Degenerative Spondylolisthesis

Degenerative changes in the spine can lead to slippage of one vertebra on the next, leading to the development of back and leg pain, numbness in the legs and reduced mobility.

Overview

Crucial: the right treatment at the right time

Schoen Clinic specialise in the treatment of acute and chronic disc herniation (disc prolapse). Whether an exact diagnosis, conservative treatment or precise disc surgery – you will benefit from the experience of our spine specialists.

Causes & Symptoms

Degenerative spondylolisthesis is the forward slippage of one lumbar vertebra on the vertebra below it. The slippage occurs because of wear and tear in the facet joints at the back of the spine. The degree of spondylolisthesis may vary from mild to severe. Symptoms may include lower back pain and pain in the thighs and buttocks, stiffness, muscle tightness and discomfort in the area of the slippage.

The forward slippage can create narrowing of the spinal canal or spinal stenosis. In lumbar spinal stenosis, the spinal nerve roots and/or cauda equina (spinal nerves) become compressed by the narrowing of the spinal canal. This is as a result of the enlargement of the joints by the spine bony overgrowths (osteophytes) which grow into the spinal canal. This is made worse by buckling of the ligamentum flavum (the thick ligament that connects the laminae of adjacent vertebrae) and/or bulging of the discs. 

When nerves are compressed they can produce symptoms of pain, numbness or tingling in the area of the leg that the particular spinal nerve supplies. In rare cases they can produce severe pain and even weakness in the legs, such that the ‘legs don’t work’. In most cases, the symptoms are experienced when standing or walking and are relieved by sitting or bending forward. In rare cases the nerves which control your bladder, bowel and sexual function can be compressed. This is known as cauda equina syndrome (CES) and often requires urgent surgical intervention. Fortunately, immediate spinal surgery is only necessary in a few cases.

Spinal canal stenosis in the lumbar spine:

  • Your legs feel heavy, painful and numb
  • You often have to stop when walking
  • Bending over forward relieves pain, so you tend to bend over when walking or support yourself on a shopping trolley.

Diagnostics

Diagnosing degenerative spondylolisthesis requires experience. There are many symptoms which are linked to the spondylolisthesis and the spinal canal stenosis meaning the condition can often be overlooked. With thorough diagnostic tests, we can find the cause of your problems and initiate the appropriate treatment.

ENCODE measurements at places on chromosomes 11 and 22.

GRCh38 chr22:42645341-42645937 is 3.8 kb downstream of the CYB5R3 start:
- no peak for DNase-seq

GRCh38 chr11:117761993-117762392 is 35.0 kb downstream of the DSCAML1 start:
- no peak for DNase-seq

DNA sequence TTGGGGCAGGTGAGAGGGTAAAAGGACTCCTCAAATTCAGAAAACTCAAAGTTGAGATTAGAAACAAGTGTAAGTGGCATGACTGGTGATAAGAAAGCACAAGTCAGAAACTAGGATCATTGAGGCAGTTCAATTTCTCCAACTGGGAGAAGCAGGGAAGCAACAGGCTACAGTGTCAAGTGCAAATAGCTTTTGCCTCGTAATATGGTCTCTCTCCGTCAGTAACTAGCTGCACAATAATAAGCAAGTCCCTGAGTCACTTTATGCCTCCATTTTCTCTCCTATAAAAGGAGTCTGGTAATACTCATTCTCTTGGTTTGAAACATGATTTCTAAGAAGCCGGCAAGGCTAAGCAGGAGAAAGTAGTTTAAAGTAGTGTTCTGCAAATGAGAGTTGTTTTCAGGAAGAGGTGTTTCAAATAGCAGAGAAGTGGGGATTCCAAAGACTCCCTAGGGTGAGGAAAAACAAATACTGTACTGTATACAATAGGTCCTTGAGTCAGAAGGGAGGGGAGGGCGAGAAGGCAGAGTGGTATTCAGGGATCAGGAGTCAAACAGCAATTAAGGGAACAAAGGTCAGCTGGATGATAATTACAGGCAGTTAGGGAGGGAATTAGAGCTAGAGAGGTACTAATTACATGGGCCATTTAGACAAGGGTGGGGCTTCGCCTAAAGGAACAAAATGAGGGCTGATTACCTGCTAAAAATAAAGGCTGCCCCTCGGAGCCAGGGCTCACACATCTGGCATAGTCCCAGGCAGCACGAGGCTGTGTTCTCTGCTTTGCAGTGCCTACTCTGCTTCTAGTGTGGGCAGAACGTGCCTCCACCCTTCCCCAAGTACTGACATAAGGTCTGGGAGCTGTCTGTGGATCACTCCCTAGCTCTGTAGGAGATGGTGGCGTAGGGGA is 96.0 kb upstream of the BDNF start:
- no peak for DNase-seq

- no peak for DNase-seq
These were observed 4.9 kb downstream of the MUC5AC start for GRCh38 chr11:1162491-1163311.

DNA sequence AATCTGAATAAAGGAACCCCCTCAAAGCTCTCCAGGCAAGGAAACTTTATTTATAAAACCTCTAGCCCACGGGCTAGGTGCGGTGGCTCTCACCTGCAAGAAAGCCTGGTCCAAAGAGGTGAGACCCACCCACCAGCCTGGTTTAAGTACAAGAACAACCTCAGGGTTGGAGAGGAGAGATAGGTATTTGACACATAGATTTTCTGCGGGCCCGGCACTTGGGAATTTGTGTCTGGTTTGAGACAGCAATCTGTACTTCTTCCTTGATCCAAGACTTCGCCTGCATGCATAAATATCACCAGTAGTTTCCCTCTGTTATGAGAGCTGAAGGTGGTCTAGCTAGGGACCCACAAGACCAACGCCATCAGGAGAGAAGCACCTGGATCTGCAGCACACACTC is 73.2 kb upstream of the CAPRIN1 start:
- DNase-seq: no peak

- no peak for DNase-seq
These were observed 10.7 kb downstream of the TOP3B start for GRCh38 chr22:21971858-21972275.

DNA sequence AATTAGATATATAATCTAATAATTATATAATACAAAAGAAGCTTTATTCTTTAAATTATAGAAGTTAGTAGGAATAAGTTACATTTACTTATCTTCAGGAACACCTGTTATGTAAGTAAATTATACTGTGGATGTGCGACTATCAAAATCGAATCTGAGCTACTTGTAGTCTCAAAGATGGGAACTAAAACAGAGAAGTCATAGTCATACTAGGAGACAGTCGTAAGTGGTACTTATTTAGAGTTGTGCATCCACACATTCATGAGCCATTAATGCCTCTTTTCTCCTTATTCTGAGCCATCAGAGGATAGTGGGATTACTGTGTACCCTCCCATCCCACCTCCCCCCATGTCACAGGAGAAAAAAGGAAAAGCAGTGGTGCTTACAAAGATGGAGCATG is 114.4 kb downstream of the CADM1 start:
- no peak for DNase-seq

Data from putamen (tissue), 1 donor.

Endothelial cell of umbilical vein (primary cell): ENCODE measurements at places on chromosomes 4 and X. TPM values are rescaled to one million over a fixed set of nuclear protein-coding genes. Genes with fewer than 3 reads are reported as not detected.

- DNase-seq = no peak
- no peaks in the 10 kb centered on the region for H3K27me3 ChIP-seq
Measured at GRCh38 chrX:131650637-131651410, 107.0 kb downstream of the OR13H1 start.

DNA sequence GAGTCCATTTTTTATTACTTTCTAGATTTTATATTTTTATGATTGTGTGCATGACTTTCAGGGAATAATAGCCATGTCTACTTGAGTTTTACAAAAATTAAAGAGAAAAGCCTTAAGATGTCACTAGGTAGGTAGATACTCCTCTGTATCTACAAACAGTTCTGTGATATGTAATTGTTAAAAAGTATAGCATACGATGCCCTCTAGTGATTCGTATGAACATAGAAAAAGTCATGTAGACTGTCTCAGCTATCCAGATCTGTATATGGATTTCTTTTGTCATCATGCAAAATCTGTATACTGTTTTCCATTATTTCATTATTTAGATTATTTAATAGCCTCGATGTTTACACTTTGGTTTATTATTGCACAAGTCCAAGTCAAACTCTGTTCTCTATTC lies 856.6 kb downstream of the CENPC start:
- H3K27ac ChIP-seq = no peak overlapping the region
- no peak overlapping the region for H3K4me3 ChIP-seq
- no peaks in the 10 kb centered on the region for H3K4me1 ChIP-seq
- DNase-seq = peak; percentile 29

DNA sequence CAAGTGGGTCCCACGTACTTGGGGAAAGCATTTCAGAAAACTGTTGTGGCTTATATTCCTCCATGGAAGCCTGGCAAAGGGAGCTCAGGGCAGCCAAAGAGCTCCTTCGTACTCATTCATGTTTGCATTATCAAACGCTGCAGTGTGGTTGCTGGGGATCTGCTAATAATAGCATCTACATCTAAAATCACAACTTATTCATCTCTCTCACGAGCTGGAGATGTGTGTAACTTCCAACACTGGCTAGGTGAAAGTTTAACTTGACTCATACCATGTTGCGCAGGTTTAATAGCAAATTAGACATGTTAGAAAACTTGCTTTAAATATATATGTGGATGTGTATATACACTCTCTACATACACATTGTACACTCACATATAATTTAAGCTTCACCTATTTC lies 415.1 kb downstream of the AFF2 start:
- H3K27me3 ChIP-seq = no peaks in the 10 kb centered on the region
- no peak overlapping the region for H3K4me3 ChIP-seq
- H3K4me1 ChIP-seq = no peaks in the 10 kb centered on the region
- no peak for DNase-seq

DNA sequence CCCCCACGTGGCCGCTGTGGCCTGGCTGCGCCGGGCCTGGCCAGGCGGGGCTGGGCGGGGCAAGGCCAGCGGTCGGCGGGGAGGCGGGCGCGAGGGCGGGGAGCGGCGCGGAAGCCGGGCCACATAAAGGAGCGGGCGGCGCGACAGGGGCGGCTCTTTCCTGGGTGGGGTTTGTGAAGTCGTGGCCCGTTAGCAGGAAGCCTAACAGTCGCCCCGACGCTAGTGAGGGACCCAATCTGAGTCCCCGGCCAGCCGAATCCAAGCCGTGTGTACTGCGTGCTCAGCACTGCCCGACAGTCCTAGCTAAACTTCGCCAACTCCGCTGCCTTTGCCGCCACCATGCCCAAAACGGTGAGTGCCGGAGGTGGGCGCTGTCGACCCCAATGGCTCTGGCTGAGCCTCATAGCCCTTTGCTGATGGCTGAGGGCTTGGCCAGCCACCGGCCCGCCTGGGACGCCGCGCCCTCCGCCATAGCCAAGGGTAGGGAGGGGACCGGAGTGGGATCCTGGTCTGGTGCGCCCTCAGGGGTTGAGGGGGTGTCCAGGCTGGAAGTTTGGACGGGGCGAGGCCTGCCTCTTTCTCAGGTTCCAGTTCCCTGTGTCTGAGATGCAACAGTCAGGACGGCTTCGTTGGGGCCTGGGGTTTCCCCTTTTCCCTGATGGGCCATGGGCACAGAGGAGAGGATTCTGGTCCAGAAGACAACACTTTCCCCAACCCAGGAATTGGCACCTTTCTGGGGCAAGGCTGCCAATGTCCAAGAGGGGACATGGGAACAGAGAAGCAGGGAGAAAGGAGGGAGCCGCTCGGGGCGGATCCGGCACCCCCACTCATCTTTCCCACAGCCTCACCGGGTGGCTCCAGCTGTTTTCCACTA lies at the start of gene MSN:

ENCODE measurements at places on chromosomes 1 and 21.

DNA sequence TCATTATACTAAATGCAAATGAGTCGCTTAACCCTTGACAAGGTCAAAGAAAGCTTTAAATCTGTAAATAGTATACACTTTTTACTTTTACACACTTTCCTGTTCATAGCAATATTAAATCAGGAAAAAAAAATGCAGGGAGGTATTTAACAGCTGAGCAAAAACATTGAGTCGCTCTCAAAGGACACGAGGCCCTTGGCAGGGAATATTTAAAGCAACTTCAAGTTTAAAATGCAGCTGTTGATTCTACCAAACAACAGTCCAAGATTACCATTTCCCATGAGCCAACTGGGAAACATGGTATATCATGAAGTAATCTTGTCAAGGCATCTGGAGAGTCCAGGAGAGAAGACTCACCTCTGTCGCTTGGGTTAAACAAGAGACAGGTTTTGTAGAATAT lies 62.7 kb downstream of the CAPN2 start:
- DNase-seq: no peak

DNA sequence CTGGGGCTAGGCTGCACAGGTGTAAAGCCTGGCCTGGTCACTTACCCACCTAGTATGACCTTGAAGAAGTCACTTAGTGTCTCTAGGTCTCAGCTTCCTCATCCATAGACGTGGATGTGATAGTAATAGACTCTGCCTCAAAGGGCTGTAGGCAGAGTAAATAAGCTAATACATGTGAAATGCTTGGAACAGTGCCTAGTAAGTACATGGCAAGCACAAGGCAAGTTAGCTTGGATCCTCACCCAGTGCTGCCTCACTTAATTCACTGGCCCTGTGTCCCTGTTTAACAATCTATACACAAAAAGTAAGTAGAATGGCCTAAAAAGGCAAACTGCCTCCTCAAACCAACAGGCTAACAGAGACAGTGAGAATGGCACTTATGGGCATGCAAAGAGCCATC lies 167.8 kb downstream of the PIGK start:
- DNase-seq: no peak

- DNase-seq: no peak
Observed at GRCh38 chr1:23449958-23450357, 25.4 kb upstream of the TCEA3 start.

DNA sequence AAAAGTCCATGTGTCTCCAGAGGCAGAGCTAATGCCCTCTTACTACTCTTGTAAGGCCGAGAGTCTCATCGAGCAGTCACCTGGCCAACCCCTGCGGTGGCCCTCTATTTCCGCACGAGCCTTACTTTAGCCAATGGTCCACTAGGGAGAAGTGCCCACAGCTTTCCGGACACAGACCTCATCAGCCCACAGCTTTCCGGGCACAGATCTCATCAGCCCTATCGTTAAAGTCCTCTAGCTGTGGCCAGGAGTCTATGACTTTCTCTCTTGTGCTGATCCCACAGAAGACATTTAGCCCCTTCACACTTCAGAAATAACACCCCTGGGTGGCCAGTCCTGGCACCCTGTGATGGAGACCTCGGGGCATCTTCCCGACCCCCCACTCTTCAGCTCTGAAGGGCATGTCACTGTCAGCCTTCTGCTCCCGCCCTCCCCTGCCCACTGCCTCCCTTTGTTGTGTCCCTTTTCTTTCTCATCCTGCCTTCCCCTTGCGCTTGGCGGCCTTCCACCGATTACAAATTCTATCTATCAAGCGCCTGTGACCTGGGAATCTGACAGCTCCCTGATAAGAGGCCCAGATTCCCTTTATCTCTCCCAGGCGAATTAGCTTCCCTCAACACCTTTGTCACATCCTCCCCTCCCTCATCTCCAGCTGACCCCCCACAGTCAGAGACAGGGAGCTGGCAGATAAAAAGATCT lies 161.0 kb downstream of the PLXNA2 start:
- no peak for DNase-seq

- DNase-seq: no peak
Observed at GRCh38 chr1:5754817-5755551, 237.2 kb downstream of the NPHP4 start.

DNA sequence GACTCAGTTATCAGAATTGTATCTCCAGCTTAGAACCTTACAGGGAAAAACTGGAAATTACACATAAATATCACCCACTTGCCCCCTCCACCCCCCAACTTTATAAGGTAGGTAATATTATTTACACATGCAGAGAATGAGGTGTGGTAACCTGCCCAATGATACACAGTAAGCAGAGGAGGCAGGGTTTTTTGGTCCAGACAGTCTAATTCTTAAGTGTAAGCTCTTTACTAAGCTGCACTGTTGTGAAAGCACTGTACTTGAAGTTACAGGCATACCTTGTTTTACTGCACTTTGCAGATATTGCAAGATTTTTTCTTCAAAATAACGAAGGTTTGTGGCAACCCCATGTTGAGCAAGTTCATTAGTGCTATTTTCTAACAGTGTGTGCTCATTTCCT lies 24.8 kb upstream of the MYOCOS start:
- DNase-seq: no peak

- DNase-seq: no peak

Every diagnosis at Schoen Clinic begins with an extensive consultation and a thorough physical examination. After assessment we can confirm the diagnosis with imaging methods and precisely determine the level and extent of the spondylolisthesis and associated stenosis.

Degenerative spondylolisthesis can be seen on an x-ray of the spine. Other tests such as magnetic resonance imaging (MRI) are required to look at the spine in more detail and to assess the degree of stenosis. In this procedure, we can optimally visualise the spinal canal and the neural structures such as the spinal cord and nerve roots that pass through it. On occasions we may have to perform other tests such as a CT scan or neurophysiology testing.

Treatment Options

Once we have diagnosed that you have a degenerative spondylolisthesis with associated spinal canal stenosis, we use various treatment methods, depending on the severity and the symptoms. Our consultants and therapists will develop an individual treatment plan for you. 

If the slippage and the narrowing of the vertebral canal is not yet very advanced, conservative measures such as physiotherapy can often help. The goal of our treatment programme is to relieve your pain significantly and improve your quality of life.

In some cases, spinal injections, performed as a day case procedure, may be appropriate and can relieve some of the acute pain. 

In many cases most conservative treatments (e.g. manipulation, physiotherapy, medication or injections) are unlikely to be of much long-term benefit, and the symptoms rarely improve permanently without surgery to take the pressure off the nerves (decompression). A stabilisation procedure of the spine may also be required.

The objective of surgery is to remove the material that causes the compression/stenosis and to give the nerve roots and/or cauda equina more room. Your surgeon will decide whether there is a need to stabilise the spine by using an internal implant system. Sometimes extensive decompression surgery can further weaken the spine’s stability, so the exact extent of surgery can only be decided during the procedure.

Aftercare

It is very normal to experience some level of discomfort/pain after the surgery. Our experienced nursing and medical staff will help you to control this with appropriate medication. The symptoms in your legs may fluctuate due to increased swelling around the nerves. This can take a few weeks to settle. It is important not to suddenly stop taking certain pain relief medication. Our ward physiotherapist will visit you after the operation to teach you exercises and help you out of bed. They will show you the correct way to move safely. Once you are confident and independently mobile, you will be encouraged to keep as mobile as possible.

Treatments are available at the following locations

Schoen Clinic London

Our Address
Schoen Clinic
Orthopaedic and Spinal Hospital London
66 Wigmore Street
London W1U 2SB
General Telephone Enquiries
+44 (0)203 929 0801
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